Sharks are disappearing at an alarming rate. The new National Geographic photography exhibition SHARKS: On Assignment with Brian Skerry opening October 23 at Georgia Aquarium—the first to host the travelling exhibit following its debut at the National Geographic Museum—seeks to show guests what it’s like to come face-to-nose with the world’s most feared predators and why we should all rally to save them.
The exhibition takes visitors on a photographic journey into the depths of the oceans to swim alongside tiger sharks, great white sharks, oceanic whitetips and shortfin makos while learning about each species’ habitat and threats they face. National Geographic Explorer and award-winning photojournalist Brian Skerry has spent more than 10,000 hours underwater exploring the world’s oceans with a camera to show why sharks need to be protected and appreciated as an integral species within the ecosystem. The exhibition includes large-scale images and videos— all highlighting Skerry’s passion, skill and life-long commitment to conserve the world’s oceans. The exhibit will remain open at the Aquarium until April 2018.
The more Skerry understands these creatures, the more he wants to show them in a different light, as something to respect and value rather than revile and fear. Yet, sharks face many dangers as more than 100 million are killed each year, primarily for their fins. With the ocean predators now becoming the hunted, the exhibition aims to create a sense of awe while also showing their fragility.
Sharks represent an endless well of inspiration, a blend of grace and power that lures me into the sea time and time again in hopes of producing a new rendering that truly captures their essence,” said Skerry. “As a journalist, I’m driven by a sense of responsibility and a sense of urgent need to broadcast that sharks are in trouble and need our help. So, it’s fitting that the first stop of the travelling exhibit is at Georgia Aquarium, an institution that is also dedicated to the conservation of sharks and all ocean life.”
National Geographic’s SHARKS: On Assignment with Brian Skerry exhibit at the Aquarium brings two renowned institutions dedicated to helping the public connect with the natural world together—inspiring generations to understand the value of ocean predators and how they can help conserve ocean life. A leader in global conservation efforts for whale sharks, the Aquarium conducts research expeditions studying their migration, behavior and health to discover and learn about this endangered species, and contributes to vital research aimed at better understanding the conservation needs of sand tiger sharks and white sharks.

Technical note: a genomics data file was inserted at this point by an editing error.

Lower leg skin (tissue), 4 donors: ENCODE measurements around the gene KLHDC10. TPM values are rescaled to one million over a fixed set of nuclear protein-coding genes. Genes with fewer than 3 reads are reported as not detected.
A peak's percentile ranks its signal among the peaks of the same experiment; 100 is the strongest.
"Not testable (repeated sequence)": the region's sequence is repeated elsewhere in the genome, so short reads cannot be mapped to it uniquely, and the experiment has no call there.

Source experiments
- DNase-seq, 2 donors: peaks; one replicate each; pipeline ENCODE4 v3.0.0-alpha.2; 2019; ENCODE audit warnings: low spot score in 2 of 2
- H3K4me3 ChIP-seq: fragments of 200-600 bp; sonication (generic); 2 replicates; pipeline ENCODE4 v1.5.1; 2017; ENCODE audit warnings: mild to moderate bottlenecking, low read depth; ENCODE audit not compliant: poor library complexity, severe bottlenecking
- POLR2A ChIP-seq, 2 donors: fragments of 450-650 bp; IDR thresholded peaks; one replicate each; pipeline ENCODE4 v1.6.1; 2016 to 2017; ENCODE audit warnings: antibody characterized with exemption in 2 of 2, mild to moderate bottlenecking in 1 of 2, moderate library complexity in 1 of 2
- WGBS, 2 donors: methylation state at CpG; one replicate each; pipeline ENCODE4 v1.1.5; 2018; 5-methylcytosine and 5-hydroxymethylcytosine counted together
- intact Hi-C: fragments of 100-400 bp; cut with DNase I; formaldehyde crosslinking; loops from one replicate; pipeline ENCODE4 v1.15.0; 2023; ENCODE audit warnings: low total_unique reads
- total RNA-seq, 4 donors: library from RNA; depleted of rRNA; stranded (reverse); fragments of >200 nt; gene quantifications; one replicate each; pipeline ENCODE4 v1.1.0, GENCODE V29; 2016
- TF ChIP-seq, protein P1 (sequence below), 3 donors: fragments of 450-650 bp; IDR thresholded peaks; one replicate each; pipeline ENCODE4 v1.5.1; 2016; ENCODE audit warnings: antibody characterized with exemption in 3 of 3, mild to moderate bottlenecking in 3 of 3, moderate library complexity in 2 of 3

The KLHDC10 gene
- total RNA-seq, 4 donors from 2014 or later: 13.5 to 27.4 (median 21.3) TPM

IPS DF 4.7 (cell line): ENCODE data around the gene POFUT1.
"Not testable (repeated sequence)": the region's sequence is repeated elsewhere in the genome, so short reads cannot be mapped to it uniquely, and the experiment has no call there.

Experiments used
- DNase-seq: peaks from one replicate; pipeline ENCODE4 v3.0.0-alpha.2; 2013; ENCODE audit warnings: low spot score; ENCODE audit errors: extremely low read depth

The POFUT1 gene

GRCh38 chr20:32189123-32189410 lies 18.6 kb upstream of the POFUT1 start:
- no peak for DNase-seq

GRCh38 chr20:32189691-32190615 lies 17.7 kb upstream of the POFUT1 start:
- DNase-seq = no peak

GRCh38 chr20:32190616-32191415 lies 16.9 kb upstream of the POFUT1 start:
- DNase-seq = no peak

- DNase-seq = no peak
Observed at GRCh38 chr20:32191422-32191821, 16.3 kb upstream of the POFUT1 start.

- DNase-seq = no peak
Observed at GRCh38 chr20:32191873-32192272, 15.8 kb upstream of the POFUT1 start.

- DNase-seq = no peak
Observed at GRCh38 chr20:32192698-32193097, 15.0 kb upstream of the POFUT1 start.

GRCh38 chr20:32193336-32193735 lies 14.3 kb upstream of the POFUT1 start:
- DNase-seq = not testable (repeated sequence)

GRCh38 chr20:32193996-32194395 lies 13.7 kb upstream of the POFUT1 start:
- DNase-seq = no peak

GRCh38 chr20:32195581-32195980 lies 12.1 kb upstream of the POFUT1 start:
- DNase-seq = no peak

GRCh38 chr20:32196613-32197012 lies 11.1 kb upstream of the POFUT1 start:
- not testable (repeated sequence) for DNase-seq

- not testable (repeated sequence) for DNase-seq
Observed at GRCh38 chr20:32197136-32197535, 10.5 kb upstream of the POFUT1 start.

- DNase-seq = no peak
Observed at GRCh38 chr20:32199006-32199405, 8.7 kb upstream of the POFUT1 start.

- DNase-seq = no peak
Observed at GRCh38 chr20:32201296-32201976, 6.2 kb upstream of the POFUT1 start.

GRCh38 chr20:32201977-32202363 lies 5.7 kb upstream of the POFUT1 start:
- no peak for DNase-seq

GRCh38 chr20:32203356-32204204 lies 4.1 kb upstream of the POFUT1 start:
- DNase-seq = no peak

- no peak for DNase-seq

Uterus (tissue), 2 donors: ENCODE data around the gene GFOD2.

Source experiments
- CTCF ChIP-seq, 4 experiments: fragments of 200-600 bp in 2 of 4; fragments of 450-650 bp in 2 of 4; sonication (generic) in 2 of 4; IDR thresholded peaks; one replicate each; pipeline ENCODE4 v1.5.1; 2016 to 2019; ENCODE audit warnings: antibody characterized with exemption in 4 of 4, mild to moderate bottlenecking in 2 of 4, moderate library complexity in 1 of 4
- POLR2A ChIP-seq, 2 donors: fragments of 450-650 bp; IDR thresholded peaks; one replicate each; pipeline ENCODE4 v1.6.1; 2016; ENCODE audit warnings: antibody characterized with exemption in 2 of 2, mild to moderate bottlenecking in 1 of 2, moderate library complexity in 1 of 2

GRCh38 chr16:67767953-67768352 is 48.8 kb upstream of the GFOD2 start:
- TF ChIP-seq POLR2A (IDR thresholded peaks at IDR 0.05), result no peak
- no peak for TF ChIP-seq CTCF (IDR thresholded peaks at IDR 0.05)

"We are excited to be the first place outside of the National Geographic Museum to host SHARKS and to share the stunning work of Brian Skerry with our guests,” said Dr. Alistair Dove, Vice President of Research and Conservation at Georgia Aquarium. “We see firsthand how the personal connections our guests make with the sharks in our care inspires them to conserve ocean life. This photo exhibition takes this experience one step further by providing guests a unique opportunity to learn about this misunderstood species through an award-winning photographer’s lens.”
Award-winning photojournalist and conservationist, Brian Skerry has dedicated his life to telling the story of marine wildlife and underwater environments — from tropical coral reefs to polar ice. While on assignment, he’s lived on the bottom of the sea, spent months aboard fishing boats, and traveled in everything from snowmobiles to canoes to the Goodyear Blimp to get the picture. A National Geographic magazine photographer since 1998, Skerry’s work has also appeared in a wide range of other prestigious outlets, including BBC Wildlife, U.S. News & World Report and Sports Illustrated. He’s won the coveted Wildlife Photographer of the Year competition 11 times, in addition to many other prizes. In 2014, he was named a National Geographic Photography Fellow and in 2015, a Nikon Ambassador. Additionally, Skerry was honored as the Rolex National Geographic Explorer of the Year at the 2017 National Geographic Explorers Festival in Washington, D.C.
Skerry’s photographs can be taken home in the National Geographic book, SHARK, which will be available for purchase at Georgia Aquarium’s gift shop, Treasures of the Sea.